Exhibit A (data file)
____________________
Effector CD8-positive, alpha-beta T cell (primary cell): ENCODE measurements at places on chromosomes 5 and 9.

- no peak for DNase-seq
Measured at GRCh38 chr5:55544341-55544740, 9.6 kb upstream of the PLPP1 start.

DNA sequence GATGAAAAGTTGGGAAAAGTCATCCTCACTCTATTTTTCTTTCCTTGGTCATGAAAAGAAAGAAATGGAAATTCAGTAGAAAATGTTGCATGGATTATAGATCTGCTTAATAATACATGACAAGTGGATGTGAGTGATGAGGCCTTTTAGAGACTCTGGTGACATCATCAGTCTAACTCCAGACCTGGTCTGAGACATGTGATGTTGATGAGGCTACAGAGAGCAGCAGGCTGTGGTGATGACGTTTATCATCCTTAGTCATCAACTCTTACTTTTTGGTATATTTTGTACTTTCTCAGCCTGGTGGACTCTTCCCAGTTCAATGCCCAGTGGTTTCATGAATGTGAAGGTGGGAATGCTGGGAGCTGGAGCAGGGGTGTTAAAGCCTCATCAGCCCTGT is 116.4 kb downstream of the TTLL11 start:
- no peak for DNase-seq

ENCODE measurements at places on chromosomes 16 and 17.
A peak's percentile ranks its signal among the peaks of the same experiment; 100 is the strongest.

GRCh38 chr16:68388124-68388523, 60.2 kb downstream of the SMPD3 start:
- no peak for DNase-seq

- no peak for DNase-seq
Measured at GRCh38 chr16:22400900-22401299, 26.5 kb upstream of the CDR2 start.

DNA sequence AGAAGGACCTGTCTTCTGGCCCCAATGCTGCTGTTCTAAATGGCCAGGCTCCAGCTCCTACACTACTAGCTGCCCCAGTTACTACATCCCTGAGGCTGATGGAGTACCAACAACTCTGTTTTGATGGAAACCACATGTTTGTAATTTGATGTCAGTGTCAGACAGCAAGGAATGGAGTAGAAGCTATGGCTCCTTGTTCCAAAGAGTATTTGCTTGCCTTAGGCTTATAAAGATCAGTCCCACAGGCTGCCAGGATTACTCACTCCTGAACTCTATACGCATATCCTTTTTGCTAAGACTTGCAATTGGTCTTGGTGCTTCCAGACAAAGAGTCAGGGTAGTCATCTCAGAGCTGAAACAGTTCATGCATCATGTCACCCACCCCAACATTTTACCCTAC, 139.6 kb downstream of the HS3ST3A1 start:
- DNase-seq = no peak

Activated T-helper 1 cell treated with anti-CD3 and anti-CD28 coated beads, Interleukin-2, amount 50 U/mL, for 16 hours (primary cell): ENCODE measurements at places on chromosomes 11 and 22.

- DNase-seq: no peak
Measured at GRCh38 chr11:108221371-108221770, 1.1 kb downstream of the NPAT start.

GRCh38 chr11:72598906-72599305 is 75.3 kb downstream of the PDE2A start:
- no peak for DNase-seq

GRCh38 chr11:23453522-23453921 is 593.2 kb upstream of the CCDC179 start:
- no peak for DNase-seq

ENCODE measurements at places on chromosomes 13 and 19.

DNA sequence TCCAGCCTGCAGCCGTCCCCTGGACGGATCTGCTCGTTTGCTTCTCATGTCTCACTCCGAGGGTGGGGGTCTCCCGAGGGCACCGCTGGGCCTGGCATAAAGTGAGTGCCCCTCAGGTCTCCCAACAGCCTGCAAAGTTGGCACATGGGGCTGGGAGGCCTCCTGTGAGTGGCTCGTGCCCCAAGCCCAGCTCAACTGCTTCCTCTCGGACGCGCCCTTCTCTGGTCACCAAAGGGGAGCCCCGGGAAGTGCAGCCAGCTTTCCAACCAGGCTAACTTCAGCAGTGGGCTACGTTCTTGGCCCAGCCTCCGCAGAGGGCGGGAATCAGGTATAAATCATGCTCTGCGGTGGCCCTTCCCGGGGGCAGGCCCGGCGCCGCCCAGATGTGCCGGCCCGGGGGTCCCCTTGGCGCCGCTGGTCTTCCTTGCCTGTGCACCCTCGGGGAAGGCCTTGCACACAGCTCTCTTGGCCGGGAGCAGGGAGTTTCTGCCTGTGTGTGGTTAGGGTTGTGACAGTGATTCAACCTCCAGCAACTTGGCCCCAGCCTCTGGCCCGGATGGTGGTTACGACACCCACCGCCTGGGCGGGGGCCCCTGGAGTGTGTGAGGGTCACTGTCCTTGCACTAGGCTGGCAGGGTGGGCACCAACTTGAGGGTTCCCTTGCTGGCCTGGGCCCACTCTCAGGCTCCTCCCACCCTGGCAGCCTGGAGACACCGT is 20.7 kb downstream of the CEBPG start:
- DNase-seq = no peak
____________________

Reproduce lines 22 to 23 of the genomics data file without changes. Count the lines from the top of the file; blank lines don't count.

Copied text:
DNA sequence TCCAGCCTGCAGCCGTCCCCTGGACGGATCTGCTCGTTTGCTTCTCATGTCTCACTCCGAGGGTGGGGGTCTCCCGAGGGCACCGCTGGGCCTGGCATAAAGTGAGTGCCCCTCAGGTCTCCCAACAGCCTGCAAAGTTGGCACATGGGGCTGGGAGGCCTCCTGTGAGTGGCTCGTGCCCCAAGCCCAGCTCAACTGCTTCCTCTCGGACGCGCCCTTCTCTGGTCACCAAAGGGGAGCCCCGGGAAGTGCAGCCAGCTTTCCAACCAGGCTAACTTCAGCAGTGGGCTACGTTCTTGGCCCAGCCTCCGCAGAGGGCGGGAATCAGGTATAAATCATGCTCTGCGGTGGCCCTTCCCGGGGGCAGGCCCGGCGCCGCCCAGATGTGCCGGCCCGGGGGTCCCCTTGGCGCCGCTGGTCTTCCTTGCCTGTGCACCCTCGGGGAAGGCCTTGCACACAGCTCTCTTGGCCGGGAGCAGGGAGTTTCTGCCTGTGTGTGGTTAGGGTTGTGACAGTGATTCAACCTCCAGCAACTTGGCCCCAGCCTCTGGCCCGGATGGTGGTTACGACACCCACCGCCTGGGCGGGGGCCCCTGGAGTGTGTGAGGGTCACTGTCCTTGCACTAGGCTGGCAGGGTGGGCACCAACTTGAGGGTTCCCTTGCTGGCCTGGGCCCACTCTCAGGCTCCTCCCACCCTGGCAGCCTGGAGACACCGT is 20.7 kb downstream of the CEBPG start:
- DNase-seq = no peak